This game is hard. That’s why I love it so much. Mobile games are often disappointing for the hardcore gamer; the market is flooded with idle games, mind-numbing puzzles, and simple platformers. Usually, to beat these games, you simply have to show up. Heroes and Castles 2, despite its woefully generic title, is a challenging tactical action game that does not forgive the slightest misstep. It is truly a mobile game for the hardcore gamer.
To explain Heroes and Castles 2, you have to delve into the medley of genres it contains. You have a third-person view of a hero and you swing your weapons at nightmare creatures like a regular old hack and slash. But as time passes, you gain Command Points, which allow you to deploy units. This is where the strategy elements come in. Units are strong against some enemies and weak against others, and you deploy your soldiers depending on what enemies you face. Seems simple enough. But then you encounter a wave of enemies so varied that there isn’t a tried and true way of counterbalancing it. You have to mix and match and think outside the box just to stay alive, let alone win. And you won’t stay alive all the time. You’ll die. A lot.
There’s even larger scale strategy at play. You can chose to fight the battles to defend your castle, or you can set out and conquer new areas, each of which gives you a reward, such as more crystals to spend on upgrading your troops and castle, or granting you new units to hire in battle. Once you’ve conquered a new area, occasionally you’ll have to defend it or lose the territory and be forced to reconquer it. Each battle takes a turn, and there’s a finite amount of turns before you are forced to defend your home castle. Choosing when to seize new land, defend your home castle, or protect your newly acquired territory is crucial. The longer you wait to defend a territory, the harder it becomes, but the less time you’ll have for even more conquest.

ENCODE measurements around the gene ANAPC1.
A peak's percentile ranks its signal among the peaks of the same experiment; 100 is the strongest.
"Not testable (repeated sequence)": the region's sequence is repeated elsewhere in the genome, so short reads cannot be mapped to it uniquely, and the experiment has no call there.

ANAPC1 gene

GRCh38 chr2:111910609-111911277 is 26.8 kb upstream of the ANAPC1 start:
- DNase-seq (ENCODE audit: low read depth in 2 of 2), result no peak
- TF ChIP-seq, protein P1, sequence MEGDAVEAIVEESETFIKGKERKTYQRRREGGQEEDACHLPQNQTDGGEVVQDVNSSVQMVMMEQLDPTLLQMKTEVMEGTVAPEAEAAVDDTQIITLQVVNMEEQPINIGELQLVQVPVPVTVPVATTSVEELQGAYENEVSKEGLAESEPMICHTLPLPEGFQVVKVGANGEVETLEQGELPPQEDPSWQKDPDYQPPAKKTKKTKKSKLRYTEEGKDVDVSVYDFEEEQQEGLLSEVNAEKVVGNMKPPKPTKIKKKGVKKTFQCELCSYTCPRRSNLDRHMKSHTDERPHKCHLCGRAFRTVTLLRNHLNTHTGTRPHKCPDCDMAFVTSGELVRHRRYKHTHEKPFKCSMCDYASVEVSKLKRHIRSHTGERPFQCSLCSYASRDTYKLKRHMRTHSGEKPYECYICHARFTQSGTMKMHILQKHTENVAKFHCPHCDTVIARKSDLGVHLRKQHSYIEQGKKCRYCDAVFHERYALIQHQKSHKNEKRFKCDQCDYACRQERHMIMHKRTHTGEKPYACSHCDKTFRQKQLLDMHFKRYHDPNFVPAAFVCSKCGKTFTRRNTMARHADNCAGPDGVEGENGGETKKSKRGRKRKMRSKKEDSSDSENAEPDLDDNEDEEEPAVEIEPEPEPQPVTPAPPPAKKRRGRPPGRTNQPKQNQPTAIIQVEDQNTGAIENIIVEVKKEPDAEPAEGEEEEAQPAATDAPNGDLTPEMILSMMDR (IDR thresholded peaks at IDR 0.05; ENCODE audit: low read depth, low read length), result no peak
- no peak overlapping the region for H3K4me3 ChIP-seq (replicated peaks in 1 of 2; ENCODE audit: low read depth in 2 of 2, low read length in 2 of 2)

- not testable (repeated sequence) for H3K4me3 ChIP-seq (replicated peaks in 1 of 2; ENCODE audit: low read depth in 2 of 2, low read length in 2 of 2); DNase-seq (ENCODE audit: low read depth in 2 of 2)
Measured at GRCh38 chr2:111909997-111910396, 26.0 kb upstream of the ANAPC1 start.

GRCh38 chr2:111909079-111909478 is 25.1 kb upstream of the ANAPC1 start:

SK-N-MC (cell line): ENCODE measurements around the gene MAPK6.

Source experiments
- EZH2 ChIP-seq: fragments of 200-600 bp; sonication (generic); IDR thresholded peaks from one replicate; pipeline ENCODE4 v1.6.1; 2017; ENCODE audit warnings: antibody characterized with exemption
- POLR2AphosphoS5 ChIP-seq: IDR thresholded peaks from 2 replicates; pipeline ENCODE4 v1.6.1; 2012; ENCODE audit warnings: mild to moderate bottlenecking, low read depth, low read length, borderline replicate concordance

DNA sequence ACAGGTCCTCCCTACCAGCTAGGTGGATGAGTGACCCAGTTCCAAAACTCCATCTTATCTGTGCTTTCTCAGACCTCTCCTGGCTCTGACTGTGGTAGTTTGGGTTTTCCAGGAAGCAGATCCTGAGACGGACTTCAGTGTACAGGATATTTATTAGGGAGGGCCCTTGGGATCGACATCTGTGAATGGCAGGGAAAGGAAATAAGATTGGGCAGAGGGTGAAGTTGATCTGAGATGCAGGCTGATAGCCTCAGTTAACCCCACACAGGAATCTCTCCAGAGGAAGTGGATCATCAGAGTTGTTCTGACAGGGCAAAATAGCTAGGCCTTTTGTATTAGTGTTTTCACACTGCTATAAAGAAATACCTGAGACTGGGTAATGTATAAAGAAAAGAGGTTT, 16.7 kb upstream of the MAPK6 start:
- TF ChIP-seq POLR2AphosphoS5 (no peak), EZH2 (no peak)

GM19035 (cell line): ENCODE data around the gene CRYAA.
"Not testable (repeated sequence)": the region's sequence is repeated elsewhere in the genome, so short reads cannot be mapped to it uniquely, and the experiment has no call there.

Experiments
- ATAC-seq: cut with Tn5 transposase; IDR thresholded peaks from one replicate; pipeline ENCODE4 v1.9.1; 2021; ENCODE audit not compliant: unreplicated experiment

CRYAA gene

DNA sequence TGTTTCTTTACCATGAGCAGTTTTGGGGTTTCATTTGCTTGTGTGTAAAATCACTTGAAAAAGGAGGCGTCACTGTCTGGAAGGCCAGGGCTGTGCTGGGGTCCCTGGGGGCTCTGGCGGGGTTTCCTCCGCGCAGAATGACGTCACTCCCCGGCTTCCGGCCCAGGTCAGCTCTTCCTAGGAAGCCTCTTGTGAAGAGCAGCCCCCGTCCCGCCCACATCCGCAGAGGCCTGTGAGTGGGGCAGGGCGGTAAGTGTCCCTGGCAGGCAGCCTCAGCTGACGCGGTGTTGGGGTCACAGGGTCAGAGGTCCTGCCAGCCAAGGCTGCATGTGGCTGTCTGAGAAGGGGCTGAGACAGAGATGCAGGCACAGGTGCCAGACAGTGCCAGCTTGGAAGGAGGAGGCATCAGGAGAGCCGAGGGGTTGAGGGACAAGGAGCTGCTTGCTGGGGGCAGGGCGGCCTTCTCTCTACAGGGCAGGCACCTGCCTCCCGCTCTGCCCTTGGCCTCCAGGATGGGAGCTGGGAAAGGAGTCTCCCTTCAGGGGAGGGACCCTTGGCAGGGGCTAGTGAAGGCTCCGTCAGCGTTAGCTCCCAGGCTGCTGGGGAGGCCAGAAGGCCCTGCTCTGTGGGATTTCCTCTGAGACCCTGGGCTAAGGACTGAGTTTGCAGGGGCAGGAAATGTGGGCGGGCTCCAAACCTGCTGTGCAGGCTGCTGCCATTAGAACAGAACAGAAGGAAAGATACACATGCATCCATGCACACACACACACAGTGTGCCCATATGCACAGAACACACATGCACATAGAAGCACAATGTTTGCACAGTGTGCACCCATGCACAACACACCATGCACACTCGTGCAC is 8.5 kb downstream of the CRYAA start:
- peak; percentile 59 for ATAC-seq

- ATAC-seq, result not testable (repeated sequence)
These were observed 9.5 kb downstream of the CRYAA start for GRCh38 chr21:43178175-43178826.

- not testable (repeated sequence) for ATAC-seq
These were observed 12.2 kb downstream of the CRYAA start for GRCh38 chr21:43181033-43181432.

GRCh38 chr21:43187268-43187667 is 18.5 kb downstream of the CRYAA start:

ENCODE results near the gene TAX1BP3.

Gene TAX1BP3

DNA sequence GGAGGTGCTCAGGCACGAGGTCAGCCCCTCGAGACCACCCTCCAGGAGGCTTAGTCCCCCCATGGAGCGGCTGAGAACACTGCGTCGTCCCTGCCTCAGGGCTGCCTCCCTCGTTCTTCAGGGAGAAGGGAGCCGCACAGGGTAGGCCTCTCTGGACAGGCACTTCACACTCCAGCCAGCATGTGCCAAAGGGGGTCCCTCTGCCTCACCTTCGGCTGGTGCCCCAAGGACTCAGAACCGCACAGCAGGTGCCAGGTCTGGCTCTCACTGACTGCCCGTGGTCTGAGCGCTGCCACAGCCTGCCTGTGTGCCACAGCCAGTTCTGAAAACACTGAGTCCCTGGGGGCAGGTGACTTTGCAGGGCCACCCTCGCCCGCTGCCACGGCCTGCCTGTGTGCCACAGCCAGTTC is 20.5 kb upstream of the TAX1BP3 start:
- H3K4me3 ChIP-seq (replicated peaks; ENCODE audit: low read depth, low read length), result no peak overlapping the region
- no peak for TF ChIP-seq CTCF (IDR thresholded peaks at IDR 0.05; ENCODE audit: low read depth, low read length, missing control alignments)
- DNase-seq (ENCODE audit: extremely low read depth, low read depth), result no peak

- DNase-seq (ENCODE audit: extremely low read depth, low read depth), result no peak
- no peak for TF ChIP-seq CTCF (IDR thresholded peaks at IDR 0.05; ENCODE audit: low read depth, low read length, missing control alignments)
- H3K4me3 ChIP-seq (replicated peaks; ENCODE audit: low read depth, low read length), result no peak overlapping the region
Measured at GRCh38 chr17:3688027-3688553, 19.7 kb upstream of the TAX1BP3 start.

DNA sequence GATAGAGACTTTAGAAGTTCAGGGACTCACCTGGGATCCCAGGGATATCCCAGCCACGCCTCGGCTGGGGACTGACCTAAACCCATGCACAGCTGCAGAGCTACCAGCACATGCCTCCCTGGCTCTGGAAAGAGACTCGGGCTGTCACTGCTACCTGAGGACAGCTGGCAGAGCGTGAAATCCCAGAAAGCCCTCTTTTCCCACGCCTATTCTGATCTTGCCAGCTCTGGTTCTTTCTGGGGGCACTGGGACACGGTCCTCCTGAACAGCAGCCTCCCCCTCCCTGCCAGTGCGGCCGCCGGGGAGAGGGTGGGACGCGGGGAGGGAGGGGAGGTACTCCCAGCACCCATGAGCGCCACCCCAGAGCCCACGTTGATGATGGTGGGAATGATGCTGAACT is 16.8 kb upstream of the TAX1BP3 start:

For its sequel, Heroes and Castles eschewed its MediEvil-esque colorful cartoony clunkiness in favor of a Dark Souls style grittiness and difficulty. It’s all the better for it. It has also simplified the real-time strategy aspects and leans heavier on deployment tactics. In the first Heroes and Castles, you could build structures on the fly to bolster your defense or offence. In its sequel, you can upgrade your castle walls or build permanent turrets between skirmishes, but most of your focus in battle is on surviving and managing your unit deployment. The hero system is also simultaneously simplified and expanded. You don’t spend points on stats but on unique and varied skills such as the ability to break through enemy armor, or a spell to heal your troops. There are three races: human, elf, and dwarf, and each race has three different classes. You can mix and match the classes or focus on just one. Each class for each hero has a vast array of skills, too many to even begin to try in one playthrough.
Because it is difficult, Heroes and Castles 2 can be punishing. You can die and die and die many times before being able to beat the next wave of enemies. In fact, I died so many times on the main wave, that when the game forces me to fight it, and I know I’ll lose, I forfeit the battle. There’s no real repercussion for failing to defend your home castle, strangely enough, so forfeiting frees you up to conquer more territory. Such a high level of difficulty would almost be a turn-off if the gameplay wasn’t so fun.
That is one of its problems though. I might find the almost sadistic level of difficulty enjoyable, but not everyone will. And it’s not entirely because the game is meant to be hard. The controls are clunky – its dual virtual joysticks work well, but the blocking and dodging system often sent me running in the wrong direction and straight into enemies and my certain death. The graphics are solid for a mobile game, but the gritty aesthetic often makes it difficult to separate friend from foe.
Still, the feeling of knocking down the enemy’s walls and conquering their castle after a grueling, finger-spraining battle is unparalleled in mobile gaming. When you win each battle, you feel like you achieved something. Foursaken Media certainly has with Heroes and Castles 2.
Heroes and Castles 2 improves on the original in graphics, gameplay, and sheer challenge. This is not a casual button masher or a distract-yourself-for-five-minutes game. This is a down and dirty in-the-mud brawl of a game.